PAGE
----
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201 engine assembly

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littlemarv View Drop Down
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Post Options Post Options   Thanks (0) Thanks(0)   Quote littlemarv Quote  Post ReplyReply Direct Link To This Post Posted: 09 Apr 2016 at 11:50pm
Installed an oil filter (made sure it is the stuffed kind, not pleated paper) and built a custom lifting bracket. Also installed a 1 ton chain hoist in the ceiling of the basement.





Borrowed the preluber from work. You put oil in the tank, pressurize it with compressed air, hook it into the oil galley, and fill the oil system to eliminate dry startups.




Plumbed in where the oil pump delivery line from the oil pump goes.





Took awhile to fill the system, but eventually I had oil coming out all the mains, the rods, and all the rockers. Its neat how oil runs down the rockers to lubricate the push rod sockets and valve stems.








Not sure if the preluber is higher pressure and lower flow versus the oil pump, but the relief valve opened right away, so I plugged the ports with my fingers, and then the gauge would register. We'll see how it acts when I fire it up......someday.










Edited by littlemarv - 02 Sep 2017 at 9:10pm
The mechanic always wins.

B91131, WC23065, WD89101, CA29479, B1, Early B10, HB212, 416H
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structures View Drop Down
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Post Options Post Options   Thanks (0) Thanks(0)   Quote structures Quote  Post ReplyReply Direct Link To This Post Posted: 04 Apr 2016 at 2:18pm
Great build.  Great detail and pics!  On the head gasket for my 160cu in D15II the gasket was almost reversible.  There was a hole at the back of the block but also the water path holes were progressively larger from back to front.  It appears your gasket might be similar.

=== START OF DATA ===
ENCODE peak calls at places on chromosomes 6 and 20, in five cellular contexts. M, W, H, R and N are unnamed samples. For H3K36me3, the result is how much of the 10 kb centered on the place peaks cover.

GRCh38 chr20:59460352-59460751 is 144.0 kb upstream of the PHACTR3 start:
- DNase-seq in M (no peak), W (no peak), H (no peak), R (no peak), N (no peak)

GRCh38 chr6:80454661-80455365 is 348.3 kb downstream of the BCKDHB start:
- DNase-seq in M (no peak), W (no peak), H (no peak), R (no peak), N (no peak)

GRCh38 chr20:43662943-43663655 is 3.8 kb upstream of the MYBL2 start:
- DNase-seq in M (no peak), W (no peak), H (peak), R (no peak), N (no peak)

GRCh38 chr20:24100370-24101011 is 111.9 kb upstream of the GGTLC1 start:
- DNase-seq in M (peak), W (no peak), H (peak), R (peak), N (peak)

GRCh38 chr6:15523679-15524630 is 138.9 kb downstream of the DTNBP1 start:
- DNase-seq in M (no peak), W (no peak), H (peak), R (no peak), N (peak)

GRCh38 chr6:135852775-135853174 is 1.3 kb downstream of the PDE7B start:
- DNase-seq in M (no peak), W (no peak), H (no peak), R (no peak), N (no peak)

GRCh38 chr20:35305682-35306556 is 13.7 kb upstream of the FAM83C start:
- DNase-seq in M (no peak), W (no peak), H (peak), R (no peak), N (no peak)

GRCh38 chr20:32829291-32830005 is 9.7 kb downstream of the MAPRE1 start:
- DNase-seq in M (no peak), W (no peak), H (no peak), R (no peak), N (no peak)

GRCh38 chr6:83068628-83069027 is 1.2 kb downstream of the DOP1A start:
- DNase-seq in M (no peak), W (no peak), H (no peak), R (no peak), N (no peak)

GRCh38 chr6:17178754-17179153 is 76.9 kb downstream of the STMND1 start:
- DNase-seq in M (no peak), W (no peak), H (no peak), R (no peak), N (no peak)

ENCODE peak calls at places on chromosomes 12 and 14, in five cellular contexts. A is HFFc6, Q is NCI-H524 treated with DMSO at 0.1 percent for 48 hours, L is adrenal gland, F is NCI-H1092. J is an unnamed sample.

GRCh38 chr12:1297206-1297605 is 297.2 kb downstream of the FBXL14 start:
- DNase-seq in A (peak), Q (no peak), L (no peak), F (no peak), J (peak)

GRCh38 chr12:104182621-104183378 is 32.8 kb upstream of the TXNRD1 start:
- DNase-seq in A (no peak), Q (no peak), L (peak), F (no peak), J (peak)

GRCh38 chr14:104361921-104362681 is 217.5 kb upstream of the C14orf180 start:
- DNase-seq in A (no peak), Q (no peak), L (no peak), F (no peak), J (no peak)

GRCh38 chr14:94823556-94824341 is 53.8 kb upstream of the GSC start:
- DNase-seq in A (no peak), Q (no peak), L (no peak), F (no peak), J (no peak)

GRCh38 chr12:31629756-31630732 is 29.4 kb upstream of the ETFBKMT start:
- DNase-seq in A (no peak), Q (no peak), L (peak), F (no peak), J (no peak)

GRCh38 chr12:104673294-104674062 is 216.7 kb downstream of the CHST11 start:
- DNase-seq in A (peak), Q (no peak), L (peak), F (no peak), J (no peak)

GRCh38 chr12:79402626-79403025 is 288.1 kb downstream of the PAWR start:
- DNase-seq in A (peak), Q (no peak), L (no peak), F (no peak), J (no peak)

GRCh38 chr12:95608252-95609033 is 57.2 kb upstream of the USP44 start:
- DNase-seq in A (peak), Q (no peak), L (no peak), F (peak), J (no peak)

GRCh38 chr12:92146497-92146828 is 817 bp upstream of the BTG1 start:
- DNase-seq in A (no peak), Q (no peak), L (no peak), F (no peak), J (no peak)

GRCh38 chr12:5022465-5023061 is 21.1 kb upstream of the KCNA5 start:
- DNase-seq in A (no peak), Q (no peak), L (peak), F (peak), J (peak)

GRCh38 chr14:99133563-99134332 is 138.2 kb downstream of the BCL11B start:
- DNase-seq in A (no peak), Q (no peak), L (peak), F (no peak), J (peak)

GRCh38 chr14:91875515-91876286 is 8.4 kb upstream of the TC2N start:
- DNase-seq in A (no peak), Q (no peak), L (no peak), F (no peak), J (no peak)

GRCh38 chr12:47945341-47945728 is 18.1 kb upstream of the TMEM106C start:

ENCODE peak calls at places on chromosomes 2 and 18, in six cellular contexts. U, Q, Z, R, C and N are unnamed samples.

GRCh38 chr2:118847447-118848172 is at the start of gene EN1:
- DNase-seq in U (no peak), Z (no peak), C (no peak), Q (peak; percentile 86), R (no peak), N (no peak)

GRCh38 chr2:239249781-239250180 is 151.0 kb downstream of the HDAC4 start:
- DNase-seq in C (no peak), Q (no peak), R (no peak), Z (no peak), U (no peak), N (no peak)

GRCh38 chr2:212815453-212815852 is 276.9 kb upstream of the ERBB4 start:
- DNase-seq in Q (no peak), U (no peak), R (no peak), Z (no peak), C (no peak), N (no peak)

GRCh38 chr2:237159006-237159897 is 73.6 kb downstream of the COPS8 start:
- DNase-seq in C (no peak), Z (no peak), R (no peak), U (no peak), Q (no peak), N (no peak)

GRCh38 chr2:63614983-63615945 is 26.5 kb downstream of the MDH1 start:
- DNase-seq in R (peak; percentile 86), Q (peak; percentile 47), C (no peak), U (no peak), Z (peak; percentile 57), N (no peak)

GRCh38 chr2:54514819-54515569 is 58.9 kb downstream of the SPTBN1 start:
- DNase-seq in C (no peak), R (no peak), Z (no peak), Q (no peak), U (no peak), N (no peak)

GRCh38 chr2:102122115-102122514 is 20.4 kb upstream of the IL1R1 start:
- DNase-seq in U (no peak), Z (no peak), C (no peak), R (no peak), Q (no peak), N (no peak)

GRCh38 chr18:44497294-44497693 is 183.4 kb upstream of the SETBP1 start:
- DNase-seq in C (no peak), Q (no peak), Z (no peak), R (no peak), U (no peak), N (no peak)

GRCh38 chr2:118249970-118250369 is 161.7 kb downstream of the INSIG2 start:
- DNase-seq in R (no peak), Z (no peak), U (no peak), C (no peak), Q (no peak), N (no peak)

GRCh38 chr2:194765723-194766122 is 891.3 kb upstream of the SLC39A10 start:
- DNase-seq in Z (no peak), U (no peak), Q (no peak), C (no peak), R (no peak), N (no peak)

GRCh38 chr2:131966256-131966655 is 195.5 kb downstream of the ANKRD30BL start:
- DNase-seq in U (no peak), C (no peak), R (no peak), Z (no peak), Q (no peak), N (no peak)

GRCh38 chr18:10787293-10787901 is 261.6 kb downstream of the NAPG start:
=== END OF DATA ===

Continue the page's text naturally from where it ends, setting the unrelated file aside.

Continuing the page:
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Post Options Post Options   Thanks (0) Thanks(0)   Quote SteveM C/IL Quote  Post ReplyReply Direct Link To This Post Posted: 03 Apr 2016 at 8:42pm
littlemarv,I'm not certain here,but I believe it has been said not to use seals on valves on these engines because the guides will wear quickly.Need to check with MACK or Drallis or any other know quanity....

Edited by SteveM C/IL - 03 Apr 2016 at 8:43pm
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Post Options Post Options   Thanks (0) Thanks(0)   Quote LeonR2013 Quote  Post ReplyReply Direct Link To This Post Posted: 03 Apr 2016 at 3:50pm
I'm a clean freak also. But I don't have leaks so there is benefit. Have you ever seen a set of bearings that were installed in a dirty engine? NOT good. That's why I like to spin the pump if possible. It can wash some of the dirt out left in inadvertenly. Good job. Leon R  Cmo
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Post Options Post Options   Thanks (0) Thanks(0)   Quote Sugarmaker Quote  Post ReplyReply Direct Link To This Post Posted: 01 Apr 2016 at 12:13pm
Marv,
 Just awesome documentation on a WC engine build. Maybe even I could do one someday too. Thanks for taking the time to do this.
Glad to see the kids helping too.
Regards,
 Chris
D17 1958 (NFE), WD45 1954 (NFE), WD 1952 (NFE), WD 1950 (WFE), Allis F-40 forklift, Ford Jubilee, Many IH Cub Cadets, 32 Ford Dump.